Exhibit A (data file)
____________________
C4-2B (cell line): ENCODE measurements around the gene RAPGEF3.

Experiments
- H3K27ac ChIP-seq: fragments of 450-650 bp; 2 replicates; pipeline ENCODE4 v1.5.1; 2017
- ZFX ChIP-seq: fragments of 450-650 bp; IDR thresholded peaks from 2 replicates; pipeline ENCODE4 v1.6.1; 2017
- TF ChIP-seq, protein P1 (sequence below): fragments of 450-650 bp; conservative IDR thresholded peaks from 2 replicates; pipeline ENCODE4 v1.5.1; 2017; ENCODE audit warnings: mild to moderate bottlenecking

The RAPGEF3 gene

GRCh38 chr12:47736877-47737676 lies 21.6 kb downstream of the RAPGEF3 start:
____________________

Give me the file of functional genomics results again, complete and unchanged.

C4-2B (cell line): ENCODE measurements around the gene RAPGEF3.

Experiments
- H3K27ac ChIP-seq: fragments of 450-650 bp; 2 replicates; pipeline ENCODE4 v1.5.1; 2017
- ZFX ChIP-seq: fragments of 450-650 bp; IDR thresholded peaks from 2 replicates; pipeline ENCODE4 v1.6.1; 2017
- TF ChIP-seq, protein P1 (sequence below): fragments of 450-650 bp; conservative IDR thresholded peaks from 2 replicates; pipeline ENCODE4 v1.5.1; 2017; ENCODE audit warnings: mild to moderate bottlenecking

The RAPGEF3 gene

GRCh38 chr12:47736877-47737676 lies 21.6 kb downstream of the RAPGEF3 start: